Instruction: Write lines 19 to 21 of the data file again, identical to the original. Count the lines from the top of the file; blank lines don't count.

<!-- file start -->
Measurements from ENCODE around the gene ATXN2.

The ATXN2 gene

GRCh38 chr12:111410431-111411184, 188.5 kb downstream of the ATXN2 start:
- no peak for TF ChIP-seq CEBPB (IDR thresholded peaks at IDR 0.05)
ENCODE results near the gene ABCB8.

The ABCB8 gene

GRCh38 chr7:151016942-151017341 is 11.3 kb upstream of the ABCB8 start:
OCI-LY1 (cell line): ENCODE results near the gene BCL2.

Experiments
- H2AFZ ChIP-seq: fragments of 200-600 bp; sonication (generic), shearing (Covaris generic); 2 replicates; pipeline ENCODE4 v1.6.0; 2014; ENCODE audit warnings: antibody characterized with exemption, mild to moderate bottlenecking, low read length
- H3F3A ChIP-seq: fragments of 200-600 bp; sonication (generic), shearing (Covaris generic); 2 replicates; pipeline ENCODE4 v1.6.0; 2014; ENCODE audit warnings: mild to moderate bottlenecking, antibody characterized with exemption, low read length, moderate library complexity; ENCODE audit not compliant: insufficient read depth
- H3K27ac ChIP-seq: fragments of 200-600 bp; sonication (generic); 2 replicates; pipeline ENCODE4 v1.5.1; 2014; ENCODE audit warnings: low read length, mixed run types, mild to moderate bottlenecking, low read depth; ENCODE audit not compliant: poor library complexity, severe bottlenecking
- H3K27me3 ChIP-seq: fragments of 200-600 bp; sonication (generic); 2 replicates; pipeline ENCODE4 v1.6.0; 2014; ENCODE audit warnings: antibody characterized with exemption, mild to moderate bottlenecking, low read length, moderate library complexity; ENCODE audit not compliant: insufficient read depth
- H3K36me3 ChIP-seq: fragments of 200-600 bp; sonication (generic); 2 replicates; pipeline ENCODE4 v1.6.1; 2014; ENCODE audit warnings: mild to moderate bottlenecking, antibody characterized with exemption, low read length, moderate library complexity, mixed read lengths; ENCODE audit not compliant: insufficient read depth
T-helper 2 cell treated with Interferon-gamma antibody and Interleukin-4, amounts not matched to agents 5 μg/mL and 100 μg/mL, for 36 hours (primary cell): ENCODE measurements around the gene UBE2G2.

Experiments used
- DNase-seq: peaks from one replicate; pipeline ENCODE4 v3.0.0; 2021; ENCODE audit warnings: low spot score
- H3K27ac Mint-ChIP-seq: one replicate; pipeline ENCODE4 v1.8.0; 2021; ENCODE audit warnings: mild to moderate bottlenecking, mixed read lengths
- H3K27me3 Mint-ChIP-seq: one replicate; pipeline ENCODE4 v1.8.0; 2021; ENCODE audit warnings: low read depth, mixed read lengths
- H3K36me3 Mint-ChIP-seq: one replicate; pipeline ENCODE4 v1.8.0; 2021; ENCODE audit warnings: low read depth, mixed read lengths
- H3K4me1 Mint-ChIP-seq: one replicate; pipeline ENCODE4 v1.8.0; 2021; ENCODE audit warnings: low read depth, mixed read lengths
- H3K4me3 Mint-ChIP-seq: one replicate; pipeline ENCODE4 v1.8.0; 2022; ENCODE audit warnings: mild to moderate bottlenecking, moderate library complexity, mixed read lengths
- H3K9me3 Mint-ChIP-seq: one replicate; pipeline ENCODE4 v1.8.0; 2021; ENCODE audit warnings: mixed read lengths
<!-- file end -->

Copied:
- H3K27me3 Mint-ChIP-seq: one replicate; pipeline ENCODE4 v1.8.0; 2021; ENCODE audit warnings: low read depth, mixed read lengths
- H3K36me3 Mint-ChIP-seq: one replicate; pipeline ENCODE4 v1.8.0; 2021; ENCODE audit warnings: low read depth, mixed read lengths
- H3K4me1 Mint-ChIP-seq: one replicate; pipeline ENCODE4 v1.8.0; 2021; ENCODE audit warnings: low read depth, mixed read lengths